Sebastian Faulks: A Fool’s Alphabet
The Fool’s Alphabet is the trick alphabet which starts A is for ‘Orses, B for Mutton and so on. You have to have an English accent to do it. You can see the full alphabet in the Dorking chapter of this novel. Every novelist is, I suppose, entitled to one novel where he plays games. This is Faulks’ contribution. First of all, there are twenty-six chapters with, as their titles, twenty-six place names in alphabetical order (yes, even an X) (shades of Abish‘s Alphabetical Africa). Secondly, the chapters, while arranged alphabetically, are not arranged chronologically (shades of Cortázar‘s Rayuela (Hopscotch).) And that’s it.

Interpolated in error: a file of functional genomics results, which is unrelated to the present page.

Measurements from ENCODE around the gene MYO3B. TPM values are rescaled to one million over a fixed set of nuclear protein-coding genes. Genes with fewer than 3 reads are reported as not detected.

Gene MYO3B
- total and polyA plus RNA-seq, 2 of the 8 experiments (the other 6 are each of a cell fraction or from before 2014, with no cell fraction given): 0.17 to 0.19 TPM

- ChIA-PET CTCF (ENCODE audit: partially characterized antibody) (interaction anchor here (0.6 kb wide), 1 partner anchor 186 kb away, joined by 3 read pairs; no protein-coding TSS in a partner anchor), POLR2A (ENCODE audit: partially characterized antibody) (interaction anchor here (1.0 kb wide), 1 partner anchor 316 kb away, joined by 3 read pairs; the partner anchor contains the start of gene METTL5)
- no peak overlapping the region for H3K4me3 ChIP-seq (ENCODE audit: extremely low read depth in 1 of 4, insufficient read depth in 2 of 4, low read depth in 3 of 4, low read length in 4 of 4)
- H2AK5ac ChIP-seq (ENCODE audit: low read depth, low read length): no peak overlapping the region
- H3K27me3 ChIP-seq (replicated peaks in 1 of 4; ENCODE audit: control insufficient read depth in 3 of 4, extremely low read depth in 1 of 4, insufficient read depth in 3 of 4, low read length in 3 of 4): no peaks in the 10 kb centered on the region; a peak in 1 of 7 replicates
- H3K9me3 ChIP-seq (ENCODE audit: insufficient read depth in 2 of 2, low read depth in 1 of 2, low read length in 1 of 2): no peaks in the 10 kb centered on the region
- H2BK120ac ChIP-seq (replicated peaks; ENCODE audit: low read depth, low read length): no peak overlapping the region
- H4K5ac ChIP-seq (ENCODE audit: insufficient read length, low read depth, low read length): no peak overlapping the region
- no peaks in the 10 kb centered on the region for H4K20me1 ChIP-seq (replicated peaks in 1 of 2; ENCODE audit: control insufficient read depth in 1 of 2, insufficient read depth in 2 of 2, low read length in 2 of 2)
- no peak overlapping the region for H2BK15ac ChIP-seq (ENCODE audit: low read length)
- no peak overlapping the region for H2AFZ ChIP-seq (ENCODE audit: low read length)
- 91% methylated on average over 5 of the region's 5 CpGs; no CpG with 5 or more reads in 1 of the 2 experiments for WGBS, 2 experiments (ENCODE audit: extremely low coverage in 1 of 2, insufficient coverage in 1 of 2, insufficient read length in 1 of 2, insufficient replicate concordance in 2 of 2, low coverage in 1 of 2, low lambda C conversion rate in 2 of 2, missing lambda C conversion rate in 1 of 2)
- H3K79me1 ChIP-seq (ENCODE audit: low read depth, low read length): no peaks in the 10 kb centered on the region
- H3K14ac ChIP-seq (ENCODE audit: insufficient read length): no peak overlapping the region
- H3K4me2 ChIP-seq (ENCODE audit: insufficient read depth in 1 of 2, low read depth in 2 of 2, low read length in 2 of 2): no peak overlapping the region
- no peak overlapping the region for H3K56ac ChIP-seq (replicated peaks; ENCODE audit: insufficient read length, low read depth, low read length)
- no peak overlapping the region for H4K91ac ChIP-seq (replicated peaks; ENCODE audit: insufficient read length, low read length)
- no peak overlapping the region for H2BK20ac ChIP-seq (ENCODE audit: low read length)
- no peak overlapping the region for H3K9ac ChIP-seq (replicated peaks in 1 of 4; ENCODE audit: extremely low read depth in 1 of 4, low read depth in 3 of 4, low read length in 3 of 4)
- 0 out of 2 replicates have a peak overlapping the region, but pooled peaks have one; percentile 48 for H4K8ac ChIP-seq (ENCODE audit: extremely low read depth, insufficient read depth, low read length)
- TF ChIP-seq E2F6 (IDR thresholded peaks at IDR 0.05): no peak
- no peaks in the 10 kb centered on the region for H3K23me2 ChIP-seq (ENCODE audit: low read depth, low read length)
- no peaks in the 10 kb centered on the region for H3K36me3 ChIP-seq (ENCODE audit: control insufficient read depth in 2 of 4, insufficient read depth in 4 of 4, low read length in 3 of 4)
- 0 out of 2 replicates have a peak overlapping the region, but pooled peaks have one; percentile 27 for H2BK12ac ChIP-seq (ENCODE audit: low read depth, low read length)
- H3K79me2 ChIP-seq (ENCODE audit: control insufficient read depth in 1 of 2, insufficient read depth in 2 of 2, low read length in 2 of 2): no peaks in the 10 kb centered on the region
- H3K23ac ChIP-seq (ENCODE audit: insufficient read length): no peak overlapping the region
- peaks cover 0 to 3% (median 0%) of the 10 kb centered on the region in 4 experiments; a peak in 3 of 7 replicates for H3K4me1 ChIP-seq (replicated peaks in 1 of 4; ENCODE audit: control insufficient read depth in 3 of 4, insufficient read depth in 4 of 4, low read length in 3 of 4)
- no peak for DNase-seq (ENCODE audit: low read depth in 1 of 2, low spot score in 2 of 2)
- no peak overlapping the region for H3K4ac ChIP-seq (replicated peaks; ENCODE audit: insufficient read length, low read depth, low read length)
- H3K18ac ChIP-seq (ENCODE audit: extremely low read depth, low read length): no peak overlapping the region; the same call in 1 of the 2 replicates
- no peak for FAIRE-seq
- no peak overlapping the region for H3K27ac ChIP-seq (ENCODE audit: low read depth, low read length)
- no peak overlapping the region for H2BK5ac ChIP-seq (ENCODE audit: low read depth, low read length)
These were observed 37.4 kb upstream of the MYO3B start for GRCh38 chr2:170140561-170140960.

Well, no, it isn’t quite it. There is a story. It is about Pietro Russell. He is the son of a British soldier, wounded at Anzio (the first chapter alphabetically and chronologically – good thing it wasn’t Monte Cassino), and the Italian woman who takes care of him when he is wounded. He (Pietro) becomes a photographer, falls in love a couple of times, gets married and has three children (like Faulks), travels the world (well, he has to, doesn’t he?, to get all those place names) and leads a fairly uneventful life. So what?
First published 1992 by Viking